Officials in Johnson County are about to kick off a process that distributes more than a million dollars each year to fight substance abuse within the county’s schools and communities.
And, the funding comes courtesy of liquor sales.
Since the late 1970s, Kansas has imposed a 10 percent tax on alcoholic drinks sold by clubs, caterers and drinking establishments.
The tax generated about $38.2 million statewide in fiscal year 2012, according to the Kansas Department of Revenue.
By law, the state retains some of that money for general purposes and for an alcoholism program. Localities get back 70 percent of the tax revenues generated by the establishments within their boundaries.
Different spending rules apply to that money for counties and for communities with populations on either side of a 6,000-person threshold.
For the most part, some of the money is unrestricted and some must go for parks and recreation purposes. The rest is what’s available for substance abuse programs.
Officials in Johnson County think they’ve got a unique system for distributing the portion of the liquor tax funds earmarked for substance abuse programs.
The county and nine participating municipalities pool funds, which amounted to about $1.5 million this year, including some administrative fees that United Community Services of Johnson County uses to manage the Drug & Alcoholism Council of Johnson County.
Some localities hold back a portion of their funds to allocate on their own.
The pooled money this year funded 24 grants to several organizations, including the six public school districts in the county and the Johnson County Mental Health Center.
A representative from each participating jurisdiction has a seat on the Drug & Alcoholism Council of Johnson County.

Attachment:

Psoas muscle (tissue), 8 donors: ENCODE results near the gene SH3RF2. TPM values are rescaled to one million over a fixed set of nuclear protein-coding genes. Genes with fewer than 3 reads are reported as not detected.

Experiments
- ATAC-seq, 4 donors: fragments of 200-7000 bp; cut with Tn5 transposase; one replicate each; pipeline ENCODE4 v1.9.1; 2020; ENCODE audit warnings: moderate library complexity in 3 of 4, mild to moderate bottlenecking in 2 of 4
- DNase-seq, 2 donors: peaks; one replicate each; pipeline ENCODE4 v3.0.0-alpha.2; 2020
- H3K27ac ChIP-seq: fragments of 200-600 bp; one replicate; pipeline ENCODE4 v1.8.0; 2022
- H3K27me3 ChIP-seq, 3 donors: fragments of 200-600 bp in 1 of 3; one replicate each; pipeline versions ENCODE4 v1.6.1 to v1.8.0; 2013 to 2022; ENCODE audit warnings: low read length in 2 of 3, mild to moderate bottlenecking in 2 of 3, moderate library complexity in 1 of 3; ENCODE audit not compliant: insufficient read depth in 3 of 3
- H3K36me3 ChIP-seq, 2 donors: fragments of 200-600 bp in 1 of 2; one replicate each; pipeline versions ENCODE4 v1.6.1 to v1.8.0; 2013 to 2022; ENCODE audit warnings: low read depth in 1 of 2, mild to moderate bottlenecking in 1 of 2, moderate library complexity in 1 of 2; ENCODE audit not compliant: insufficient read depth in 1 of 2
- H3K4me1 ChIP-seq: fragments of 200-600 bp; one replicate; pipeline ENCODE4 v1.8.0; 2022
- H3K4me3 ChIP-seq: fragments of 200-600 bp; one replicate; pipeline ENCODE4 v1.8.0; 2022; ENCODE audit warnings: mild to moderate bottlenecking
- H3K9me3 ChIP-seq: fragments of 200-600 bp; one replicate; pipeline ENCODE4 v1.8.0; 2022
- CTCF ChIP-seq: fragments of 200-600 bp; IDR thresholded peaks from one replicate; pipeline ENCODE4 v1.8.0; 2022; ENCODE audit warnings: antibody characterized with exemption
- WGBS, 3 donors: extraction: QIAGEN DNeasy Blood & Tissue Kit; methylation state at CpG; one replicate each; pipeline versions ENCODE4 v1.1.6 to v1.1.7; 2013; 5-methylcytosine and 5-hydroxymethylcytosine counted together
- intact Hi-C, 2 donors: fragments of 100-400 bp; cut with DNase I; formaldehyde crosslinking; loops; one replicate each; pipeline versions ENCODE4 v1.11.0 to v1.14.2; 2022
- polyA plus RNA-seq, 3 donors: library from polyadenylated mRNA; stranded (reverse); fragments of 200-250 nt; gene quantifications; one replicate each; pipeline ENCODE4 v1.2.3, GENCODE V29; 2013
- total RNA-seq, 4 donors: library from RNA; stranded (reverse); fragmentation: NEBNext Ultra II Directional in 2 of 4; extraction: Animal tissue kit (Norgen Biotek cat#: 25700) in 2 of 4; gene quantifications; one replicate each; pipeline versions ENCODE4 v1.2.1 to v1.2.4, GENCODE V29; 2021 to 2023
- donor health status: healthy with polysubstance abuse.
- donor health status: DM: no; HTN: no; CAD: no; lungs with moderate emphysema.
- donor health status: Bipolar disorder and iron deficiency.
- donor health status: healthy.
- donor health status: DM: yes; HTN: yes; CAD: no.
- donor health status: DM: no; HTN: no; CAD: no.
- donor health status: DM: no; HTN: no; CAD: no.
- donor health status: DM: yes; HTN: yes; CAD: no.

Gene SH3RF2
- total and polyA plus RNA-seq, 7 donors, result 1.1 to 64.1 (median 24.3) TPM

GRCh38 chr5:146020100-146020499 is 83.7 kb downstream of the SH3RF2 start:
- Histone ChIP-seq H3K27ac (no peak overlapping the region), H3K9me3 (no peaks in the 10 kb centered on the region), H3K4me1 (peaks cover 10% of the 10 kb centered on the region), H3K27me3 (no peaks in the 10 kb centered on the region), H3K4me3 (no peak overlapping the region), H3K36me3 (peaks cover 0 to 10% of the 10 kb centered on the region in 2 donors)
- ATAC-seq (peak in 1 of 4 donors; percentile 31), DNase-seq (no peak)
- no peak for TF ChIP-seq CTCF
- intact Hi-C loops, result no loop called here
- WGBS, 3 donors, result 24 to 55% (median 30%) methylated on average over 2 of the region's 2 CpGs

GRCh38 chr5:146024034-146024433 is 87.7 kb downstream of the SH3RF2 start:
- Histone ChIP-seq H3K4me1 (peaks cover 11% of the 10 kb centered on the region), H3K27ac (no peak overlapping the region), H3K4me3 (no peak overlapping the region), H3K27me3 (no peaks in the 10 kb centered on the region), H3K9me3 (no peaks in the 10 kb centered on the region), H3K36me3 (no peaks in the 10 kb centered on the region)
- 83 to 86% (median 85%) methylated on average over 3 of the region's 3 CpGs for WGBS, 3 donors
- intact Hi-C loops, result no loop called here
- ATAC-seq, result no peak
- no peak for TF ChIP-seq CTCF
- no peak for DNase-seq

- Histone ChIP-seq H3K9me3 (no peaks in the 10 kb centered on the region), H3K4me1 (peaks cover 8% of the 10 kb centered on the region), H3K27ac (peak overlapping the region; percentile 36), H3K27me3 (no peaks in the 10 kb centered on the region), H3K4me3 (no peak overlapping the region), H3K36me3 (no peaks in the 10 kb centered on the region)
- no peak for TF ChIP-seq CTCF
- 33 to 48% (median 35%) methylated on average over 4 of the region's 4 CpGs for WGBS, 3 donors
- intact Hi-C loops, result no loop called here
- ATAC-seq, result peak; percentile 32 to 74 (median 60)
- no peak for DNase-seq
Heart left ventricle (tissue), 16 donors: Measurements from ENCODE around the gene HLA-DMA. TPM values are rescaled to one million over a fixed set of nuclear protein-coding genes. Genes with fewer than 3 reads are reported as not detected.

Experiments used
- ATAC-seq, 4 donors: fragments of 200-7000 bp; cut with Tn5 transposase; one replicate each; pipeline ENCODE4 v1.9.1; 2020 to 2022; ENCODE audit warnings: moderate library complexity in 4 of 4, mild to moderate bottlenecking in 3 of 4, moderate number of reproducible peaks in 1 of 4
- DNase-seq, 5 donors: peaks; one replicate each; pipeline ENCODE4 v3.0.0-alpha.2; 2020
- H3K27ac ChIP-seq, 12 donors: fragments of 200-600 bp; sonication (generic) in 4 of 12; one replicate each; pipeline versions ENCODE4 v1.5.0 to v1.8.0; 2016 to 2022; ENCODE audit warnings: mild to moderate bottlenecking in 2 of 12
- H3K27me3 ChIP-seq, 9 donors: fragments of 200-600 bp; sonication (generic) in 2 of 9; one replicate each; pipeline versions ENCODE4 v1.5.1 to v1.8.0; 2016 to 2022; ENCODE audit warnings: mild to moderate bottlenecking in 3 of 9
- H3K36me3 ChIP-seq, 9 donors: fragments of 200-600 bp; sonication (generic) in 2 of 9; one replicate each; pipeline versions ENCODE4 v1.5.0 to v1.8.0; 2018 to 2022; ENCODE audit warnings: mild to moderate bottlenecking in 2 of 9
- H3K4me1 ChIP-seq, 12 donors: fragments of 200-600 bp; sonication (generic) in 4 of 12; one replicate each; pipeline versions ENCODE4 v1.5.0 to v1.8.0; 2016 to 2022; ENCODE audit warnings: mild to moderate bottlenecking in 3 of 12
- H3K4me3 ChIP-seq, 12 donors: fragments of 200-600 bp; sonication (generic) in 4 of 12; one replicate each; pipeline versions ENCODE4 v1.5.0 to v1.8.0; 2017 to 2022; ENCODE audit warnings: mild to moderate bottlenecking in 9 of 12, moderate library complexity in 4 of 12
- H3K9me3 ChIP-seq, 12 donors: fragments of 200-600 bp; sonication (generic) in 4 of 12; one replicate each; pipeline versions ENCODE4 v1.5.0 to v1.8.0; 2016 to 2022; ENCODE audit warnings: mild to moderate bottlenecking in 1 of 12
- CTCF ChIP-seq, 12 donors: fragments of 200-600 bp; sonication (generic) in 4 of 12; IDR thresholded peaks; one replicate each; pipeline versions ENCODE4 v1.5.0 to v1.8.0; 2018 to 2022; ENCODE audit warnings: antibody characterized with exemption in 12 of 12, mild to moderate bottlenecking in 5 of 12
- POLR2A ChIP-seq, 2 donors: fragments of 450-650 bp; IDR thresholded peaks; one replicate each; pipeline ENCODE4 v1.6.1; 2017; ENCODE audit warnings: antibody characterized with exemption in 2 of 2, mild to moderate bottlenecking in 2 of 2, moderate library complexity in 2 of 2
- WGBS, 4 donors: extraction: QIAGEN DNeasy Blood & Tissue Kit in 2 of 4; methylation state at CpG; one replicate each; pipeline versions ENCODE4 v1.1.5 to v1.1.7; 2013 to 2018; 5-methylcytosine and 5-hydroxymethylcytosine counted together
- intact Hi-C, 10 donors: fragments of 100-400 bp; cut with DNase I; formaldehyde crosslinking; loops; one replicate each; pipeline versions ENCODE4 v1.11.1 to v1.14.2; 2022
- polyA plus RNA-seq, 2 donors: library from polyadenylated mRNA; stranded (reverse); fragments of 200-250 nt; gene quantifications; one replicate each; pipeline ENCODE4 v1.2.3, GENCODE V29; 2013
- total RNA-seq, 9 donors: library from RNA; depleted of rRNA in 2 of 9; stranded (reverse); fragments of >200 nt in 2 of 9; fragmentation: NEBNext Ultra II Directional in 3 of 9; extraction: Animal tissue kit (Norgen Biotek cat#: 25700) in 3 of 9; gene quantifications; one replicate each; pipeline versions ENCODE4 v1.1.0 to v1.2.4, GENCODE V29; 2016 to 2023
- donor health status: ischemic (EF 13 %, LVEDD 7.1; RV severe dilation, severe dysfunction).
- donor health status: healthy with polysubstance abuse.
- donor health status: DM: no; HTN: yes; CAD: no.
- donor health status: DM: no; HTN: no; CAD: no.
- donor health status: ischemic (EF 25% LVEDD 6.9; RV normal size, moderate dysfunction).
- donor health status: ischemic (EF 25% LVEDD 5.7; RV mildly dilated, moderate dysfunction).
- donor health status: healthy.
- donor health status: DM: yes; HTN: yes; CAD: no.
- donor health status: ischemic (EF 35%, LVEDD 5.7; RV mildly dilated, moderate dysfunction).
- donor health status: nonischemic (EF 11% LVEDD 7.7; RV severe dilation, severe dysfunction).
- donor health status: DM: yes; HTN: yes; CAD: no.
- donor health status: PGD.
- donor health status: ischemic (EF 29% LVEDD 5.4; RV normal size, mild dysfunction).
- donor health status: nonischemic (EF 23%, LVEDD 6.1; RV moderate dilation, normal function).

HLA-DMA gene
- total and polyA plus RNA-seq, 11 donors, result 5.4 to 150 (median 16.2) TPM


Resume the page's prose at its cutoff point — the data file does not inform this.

Each year, the council issues a request-for-proposals to organizations interested in applying for funds. UCS is holding a pre-proposal meeting for next year’s funding at 8:30 a.m. on May 23 at its offices, 12351 W. 96th Terrace in Lenexa.
Eligible applicants are public school districts, nonprofits, or units of county government.
Once the council vets applications, it sends out its nonbinding funding recommendations to elected officials in each of the participating jurisdictions.
United Community Services officials argue that the council approach is efficient, since it provides one funding process rather than having each jurisdiction parcel out its own funds.
They also argue that the Johnson County structure provides good oversight, with grantees required to report two times per year to the agency. The reports include outcomes, the number of people served from each city, and a financial report.
It’s hard to know if Johnson County is indeed unique in its approach. The Department of Revenue said it doesn’t track how each community distributes its dollars.
Johnson County’s approach does differ from that of the Unified Government of Wyandotte County/Kansas City, Kan.
The Unified Government has a committee that reviews funding requests for the substance abuse money.
Commissioners from the Unified Government appoint members of that committee, so in that way, the various municipalities in the county do have representation on the committee. But unlike in Johnson County, the committee members do not come specifically from each participating community.
Johnson County, however, does not have a Major League Soccer team.
Beer sales at the Sporting Kansas City games in western Wyandotte County are a big reason why the county’s liquor excise tax revenues have spiked by about 20 percent within the last three years, said Budget Director Reginald J. Lindsey Jr.
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